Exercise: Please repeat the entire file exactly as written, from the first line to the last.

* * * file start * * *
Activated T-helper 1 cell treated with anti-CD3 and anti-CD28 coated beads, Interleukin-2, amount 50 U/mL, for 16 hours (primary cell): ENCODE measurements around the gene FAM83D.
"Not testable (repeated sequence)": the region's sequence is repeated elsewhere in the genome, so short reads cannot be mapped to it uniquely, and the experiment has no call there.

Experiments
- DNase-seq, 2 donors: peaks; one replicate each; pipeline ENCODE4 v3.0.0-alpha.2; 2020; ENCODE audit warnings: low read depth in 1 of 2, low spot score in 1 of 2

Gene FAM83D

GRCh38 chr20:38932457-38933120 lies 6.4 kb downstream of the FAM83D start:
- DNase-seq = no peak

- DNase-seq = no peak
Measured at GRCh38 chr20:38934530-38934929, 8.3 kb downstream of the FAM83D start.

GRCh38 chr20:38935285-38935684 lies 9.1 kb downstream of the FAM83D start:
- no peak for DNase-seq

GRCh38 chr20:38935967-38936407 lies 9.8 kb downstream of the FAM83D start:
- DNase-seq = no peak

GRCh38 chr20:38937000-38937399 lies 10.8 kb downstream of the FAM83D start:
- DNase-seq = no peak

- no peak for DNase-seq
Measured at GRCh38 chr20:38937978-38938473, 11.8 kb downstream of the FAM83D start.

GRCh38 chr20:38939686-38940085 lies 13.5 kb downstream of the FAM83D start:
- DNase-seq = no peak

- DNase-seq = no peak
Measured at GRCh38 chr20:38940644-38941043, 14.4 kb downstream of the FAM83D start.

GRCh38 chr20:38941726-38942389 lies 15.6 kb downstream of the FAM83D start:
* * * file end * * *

Activated T-helper 1 cell treated with anti-CD3 and anti-CD28 coated beads, Interleukin-2, amount 50 U/mL, for 16 hours (primary cell): ENCODE measurements around the gene FAM83D.
"Not testable (repeated sequence)": the region's sequence is repeated elsewhere in the genome, so short reads cannot be mapped to it uniquely, and the experiment has no call there.

Experiments
- DNase-seq, 2 donors: peaks; one replicate each; pipeline ENCODE4 v3.0.0-alpha.2; 2020; ENCODE audit warnings: low read depth in 1 of 2, low spot score in 1 of 2

Gene FAM83D

GRCh38 chr20:38932457-38933120 lies 6.4 kb downstream of the FAM83D start:
- DNase-seq = no peak

- DNase-seq = no peak
Measured at GRCh38 chr20:38934530-38934929, 8.3 kb downstream of the FAM83D start.

GRCh38 chr20:38935285-38935684 lies 9.1 kb downstream of the FAM83D start:
- no peak for DNase-seq

GRCh38 chr20:38935967-38936407 lies 9.8 kb downstream of the FAM83D start:
- DNase-seq = no peak

GRCh38 chr20:38937000-38937399 lies 10.8 kb downstream of the FAM83D start:
- DNase-seq = no peak

- no peak for DNase-seq
Measured at GRCh38 chr20:38937978-38938473, 11.8 kb downstream of the FAM83D start.

GRCh38 chr20:38939686-38940085 lies 13.5 kb downstream of the FAM83D start:
- DNase-seq = no peak

- DNase-seq = no peak
Measured at GRCh38 chr20:38940644-38941043, 14.4 kb downstream of the FAM83D start.

GRCh38 chr20:38941726-38942389 lies 15.6 kb downstream of the FAM83D start: